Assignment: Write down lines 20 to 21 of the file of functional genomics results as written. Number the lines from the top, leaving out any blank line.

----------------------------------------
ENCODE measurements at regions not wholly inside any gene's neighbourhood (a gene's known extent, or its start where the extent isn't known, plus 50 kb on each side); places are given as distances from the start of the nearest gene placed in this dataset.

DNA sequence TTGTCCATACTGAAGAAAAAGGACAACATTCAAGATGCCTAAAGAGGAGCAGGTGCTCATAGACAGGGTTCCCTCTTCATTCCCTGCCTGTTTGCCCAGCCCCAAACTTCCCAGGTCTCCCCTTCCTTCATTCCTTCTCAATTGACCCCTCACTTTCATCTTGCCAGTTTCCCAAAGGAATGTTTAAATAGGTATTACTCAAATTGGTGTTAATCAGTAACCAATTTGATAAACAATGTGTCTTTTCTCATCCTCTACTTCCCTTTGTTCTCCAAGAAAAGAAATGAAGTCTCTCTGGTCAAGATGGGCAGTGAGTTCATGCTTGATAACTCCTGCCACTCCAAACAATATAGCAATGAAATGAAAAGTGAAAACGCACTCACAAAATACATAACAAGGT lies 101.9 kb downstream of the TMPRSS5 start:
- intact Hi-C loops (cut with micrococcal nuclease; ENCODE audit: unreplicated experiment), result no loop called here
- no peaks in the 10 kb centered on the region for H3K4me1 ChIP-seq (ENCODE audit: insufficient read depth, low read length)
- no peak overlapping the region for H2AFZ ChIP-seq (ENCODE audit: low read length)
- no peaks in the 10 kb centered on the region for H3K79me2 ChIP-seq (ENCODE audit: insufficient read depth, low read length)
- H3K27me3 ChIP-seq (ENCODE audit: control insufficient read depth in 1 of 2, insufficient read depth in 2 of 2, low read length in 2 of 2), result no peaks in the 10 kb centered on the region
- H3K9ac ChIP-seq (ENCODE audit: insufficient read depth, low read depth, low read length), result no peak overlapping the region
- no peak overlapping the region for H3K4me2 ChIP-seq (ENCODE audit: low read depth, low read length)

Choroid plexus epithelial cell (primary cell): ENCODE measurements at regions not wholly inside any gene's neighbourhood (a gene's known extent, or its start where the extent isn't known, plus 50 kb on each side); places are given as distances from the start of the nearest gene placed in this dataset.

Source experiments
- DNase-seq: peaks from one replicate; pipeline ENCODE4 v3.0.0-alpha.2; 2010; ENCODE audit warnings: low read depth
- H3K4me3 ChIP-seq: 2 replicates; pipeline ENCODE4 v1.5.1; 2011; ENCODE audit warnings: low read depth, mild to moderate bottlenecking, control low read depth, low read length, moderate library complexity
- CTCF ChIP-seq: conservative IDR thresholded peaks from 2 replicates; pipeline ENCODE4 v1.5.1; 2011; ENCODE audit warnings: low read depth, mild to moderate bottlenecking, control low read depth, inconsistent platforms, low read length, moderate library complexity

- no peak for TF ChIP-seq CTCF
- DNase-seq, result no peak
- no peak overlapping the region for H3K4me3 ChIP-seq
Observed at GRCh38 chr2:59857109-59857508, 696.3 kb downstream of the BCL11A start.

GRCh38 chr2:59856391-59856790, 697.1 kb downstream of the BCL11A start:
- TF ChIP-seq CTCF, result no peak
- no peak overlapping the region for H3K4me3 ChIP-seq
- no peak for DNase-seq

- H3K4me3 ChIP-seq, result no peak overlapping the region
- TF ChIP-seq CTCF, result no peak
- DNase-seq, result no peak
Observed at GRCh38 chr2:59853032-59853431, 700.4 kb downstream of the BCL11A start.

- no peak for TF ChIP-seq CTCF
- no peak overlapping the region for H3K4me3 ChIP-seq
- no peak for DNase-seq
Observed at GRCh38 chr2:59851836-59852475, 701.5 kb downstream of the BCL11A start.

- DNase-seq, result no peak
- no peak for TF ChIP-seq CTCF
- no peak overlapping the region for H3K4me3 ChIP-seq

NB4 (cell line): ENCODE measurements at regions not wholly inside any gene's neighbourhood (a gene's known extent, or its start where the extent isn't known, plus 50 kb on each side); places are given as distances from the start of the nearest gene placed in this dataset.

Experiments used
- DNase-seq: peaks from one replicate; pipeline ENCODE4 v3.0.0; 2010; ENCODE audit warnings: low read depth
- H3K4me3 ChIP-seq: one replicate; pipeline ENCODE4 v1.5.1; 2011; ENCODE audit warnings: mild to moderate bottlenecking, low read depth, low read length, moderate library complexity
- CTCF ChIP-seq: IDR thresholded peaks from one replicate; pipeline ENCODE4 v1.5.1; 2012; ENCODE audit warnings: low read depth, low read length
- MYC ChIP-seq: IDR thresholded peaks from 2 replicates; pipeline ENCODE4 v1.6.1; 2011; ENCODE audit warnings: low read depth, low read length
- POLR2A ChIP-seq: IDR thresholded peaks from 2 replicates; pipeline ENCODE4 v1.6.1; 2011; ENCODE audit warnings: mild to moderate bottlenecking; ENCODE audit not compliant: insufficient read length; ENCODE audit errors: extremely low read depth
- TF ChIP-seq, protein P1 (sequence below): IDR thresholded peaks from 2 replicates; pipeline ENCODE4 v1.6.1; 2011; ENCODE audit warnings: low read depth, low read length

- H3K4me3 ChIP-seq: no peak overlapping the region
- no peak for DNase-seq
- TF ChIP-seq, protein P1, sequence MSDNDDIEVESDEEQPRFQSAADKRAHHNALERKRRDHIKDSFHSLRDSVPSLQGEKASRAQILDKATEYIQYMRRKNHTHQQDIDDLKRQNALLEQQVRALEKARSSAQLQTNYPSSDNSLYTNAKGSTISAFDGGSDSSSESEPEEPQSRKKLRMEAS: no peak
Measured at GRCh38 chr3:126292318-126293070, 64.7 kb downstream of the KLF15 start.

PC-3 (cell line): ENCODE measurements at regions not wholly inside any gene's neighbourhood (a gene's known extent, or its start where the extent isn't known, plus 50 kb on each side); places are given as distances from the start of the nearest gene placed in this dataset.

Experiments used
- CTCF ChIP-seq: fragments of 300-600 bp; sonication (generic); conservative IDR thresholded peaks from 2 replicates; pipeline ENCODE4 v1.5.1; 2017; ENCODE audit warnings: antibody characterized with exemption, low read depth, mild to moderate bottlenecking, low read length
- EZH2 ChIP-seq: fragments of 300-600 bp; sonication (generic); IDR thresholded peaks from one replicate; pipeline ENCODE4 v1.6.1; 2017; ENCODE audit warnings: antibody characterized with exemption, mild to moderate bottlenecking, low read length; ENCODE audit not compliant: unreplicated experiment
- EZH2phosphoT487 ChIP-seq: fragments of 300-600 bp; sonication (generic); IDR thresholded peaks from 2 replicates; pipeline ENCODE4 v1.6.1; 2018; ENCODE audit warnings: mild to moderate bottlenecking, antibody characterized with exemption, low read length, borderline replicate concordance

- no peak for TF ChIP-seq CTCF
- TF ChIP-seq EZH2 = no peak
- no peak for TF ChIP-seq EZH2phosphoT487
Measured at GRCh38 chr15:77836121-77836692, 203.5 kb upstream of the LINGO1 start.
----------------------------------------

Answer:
- TF ChIP-seq CTCF, result no peak
- no peak overlapping the region for H3K4me3 ChIP-seq